3. Savarese G, Lund LH. Global Public Health Burden of Heart Failure. Card Fail Rev 2017 Apr;3(1):7-11. [CrossRef] [Medline]
  4. Bloom MW, Greenberg B, Jaarsma T, Januzzi JL, Lam CSP, Maggioni AP, et al. Heart failure with reduced ejection fraction. Nat Rev Dis Primers 2017 Aug 24;3(1):17058. [CrossRef] [Medline]
  5. Bakogiannis C, Briasoulis A, Mouselimis D, Tsarouchas A, Papageorgiou N, Papadopoulos C, et al. Iron deficiency as therapeutic target in heart failure: a translational approach. Heart Fail Rev 2020 Mar;25(2):173-182. [CrossRef] [Medline]
  6. Stewart S, Ekman I, Ekman T, Odén A, Rosengren A. Population Impact of Heart Failure and the Most Common Forms of Cancer. Circ Cardiovasc Qual Outcomes 2010 Nov;3(6):573-580. [CrossRef]
  7. McMurray JJV, Adamopoulos S, Anker S, Auricchio A, Böhm M, Dickstein K, ESC Committee for Practice Guidelines. ESC Guidelines for the diagnosis and treatment of acute and chronic heart failure 2012: The Task Force for the Diagnosis and Treatment of Acute and Chronic Heart Failure 2012 of the European Society of Cardiology. Developed in collaboration with the Heart Failure Association (HFA) of the ESC. Eur Heart J 2012 Jul;33(14):1787-1847. [CrossRef] [Medline]
  8. Jones CD, Holmes GM, Dewalt DA, Erman B, Broucksou K, Hawk V, et al. Is adherence to weight monitoring or weight-based diuretic self-adjustment associated with fewer heart failure-related emergency department visits or hospitalizations? J Card Fail 2012 Jul;18(7):576-584 [FREE Full text] [CrossRef] [Medline]
  9. Johansson P, van der Wal MH, Strömberg A, Waldréus N, Jaarsma T. Fluid restriction in patients with heart failure: how should we think? Eur J Cardiovasc Nurs 2016 Aug 11;15(5):301-304. [CrossRef] [Medline]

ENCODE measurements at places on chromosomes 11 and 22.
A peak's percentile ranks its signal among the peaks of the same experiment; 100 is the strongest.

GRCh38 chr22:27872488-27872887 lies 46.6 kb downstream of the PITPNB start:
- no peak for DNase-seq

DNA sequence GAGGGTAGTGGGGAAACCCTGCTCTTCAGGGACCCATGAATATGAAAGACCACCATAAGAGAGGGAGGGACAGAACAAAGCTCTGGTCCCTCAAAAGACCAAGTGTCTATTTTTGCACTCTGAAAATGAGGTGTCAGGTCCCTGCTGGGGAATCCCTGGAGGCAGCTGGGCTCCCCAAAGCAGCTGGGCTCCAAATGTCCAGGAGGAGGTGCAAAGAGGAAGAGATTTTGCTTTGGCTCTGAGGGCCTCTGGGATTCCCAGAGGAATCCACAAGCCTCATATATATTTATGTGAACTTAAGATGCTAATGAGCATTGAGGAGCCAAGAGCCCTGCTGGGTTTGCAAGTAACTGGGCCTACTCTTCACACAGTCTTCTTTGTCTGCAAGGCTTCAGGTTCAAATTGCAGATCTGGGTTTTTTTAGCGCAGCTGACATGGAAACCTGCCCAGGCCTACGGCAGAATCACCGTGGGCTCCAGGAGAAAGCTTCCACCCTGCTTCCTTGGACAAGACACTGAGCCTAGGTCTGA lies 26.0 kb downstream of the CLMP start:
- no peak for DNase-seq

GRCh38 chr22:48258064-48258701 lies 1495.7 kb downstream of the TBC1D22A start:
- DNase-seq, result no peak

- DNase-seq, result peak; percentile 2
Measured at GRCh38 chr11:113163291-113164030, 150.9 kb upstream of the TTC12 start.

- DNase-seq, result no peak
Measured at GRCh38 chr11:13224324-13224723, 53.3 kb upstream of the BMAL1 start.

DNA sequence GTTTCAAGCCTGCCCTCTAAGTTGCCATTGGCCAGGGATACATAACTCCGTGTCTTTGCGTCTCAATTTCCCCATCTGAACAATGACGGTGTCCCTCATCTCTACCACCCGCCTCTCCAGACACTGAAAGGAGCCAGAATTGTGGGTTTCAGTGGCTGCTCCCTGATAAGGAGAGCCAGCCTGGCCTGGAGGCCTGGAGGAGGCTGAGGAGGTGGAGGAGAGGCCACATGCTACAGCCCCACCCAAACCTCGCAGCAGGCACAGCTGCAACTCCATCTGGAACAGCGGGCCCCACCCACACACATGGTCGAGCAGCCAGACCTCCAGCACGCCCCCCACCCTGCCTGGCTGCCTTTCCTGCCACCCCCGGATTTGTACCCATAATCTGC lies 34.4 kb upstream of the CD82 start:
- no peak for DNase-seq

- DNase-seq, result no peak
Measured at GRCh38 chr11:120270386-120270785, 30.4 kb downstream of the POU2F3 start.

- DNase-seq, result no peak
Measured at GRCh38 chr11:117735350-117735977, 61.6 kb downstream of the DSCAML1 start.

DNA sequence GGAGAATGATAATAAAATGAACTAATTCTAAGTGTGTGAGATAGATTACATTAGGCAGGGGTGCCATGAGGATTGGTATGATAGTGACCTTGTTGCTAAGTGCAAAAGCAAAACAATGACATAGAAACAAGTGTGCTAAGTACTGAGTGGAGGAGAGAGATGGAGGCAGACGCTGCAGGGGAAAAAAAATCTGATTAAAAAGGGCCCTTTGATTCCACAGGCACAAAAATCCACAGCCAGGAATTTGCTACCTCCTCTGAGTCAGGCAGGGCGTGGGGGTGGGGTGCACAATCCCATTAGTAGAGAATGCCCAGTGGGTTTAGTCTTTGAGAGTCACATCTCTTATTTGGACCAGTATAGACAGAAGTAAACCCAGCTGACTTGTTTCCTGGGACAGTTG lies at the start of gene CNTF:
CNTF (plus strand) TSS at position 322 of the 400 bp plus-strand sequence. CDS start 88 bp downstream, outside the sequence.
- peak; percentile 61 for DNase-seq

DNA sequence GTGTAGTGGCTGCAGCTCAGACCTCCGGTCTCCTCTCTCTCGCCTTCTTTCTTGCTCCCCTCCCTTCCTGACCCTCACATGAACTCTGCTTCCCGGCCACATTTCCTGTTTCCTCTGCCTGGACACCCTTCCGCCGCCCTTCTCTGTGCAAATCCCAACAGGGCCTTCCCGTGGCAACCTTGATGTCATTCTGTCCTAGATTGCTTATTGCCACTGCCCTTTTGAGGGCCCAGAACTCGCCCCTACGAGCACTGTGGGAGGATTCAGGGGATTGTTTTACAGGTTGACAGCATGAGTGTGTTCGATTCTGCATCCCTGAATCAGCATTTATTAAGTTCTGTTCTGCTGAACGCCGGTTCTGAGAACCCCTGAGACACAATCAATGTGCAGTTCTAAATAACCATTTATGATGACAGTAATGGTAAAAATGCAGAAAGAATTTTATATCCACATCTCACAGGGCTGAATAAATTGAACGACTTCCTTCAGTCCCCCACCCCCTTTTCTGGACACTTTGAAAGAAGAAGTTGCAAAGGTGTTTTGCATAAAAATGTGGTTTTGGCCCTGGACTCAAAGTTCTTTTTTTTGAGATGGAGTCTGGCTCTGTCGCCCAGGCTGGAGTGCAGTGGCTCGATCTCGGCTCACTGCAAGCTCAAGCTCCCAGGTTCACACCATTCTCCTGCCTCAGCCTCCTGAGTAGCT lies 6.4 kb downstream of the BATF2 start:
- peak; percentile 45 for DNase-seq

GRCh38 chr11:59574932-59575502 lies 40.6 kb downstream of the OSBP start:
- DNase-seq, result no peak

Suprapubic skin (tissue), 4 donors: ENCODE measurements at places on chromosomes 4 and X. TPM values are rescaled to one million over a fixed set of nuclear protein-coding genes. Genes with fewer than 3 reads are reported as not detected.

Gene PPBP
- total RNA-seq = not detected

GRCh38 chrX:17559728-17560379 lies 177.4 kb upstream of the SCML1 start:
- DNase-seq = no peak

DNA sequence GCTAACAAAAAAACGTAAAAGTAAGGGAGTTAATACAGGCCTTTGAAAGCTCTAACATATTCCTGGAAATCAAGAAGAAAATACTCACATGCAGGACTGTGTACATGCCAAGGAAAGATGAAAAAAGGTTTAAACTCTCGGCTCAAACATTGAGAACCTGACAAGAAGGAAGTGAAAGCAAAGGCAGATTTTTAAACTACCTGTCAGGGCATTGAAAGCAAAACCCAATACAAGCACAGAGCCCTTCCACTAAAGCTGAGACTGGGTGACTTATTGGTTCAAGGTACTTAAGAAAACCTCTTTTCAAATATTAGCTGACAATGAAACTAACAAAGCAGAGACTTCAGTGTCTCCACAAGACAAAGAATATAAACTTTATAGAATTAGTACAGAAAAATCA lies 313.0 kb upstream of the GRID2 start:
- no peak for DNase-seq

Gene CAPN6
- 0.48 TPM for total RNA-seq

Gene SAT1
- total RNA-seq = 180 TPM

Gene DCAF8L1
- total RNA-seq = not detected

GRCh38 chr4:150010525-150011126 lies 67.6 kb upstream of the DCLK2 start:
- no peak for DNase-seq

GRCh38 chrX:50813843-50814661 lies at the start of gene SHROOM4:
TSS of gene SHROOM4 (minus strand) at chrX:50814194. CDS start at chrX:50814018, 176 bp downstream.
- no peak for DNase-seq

10. Triposkiadis FK, Skoularigis J. Prevalence and importance of comorbidities in patients with heart failure. Curr Heart Fail Rep 2012 Dec 24;9(4):354-362. [CrossRef] [Medline]
  11. Polytarchou K, Dimitroglou Y, Varvarousis D, Christodoulis N, Psachoulia C, Pantziou C, et al. Methylmalonic acid and vitamin B12 in patients with heart failure. Hellenic J Cardiol 2020 Sep;61(5):330-337 [FREE Full text] [CrossRef] [Medline]
  12. Lee H, Boo S, Yu J, Suh SR, Chun KJ, Kim J. Physical Functioning, Physical Activity, Exercise Self-Efficacy, and Quality of Life Among Individuals With Chronic Heart Failure in Korea: A Cross-Sectional Descriptive Study. J Nurs Res 2017 Apr;25(2):131-139. [CrossRef] [Medline]
  13. Waring T, Gross K, Soucier R, ZuWallack R. Measured Physical Activity and 30-Day Rehospitalization in Heart Failure Patients. J Cardiopulm Rehabil Prev 2017 Mar;37(2):124-129. [CrossRef] [Medline]
  14. Bonios MJ, Adamopoulos SN, Drakos SG. The evolving field of nonpharmacological therapies to improve functional capacity in chronic heart failure. Hellenic J Cardiol 2018 Nov;59(6):321-322 [FREE Full text] [CrossRef] [Medline]
  15. Kadoglou NPE, Bracke F, Simmers T, Tsiodras S, Parissis J. Influenza infection and heart failure-vaccination may change heart failure prognosis? Heart Fail Rev 2017 May 15;22(3):329-336 [FREE Full text] [CrossRef] [Medline]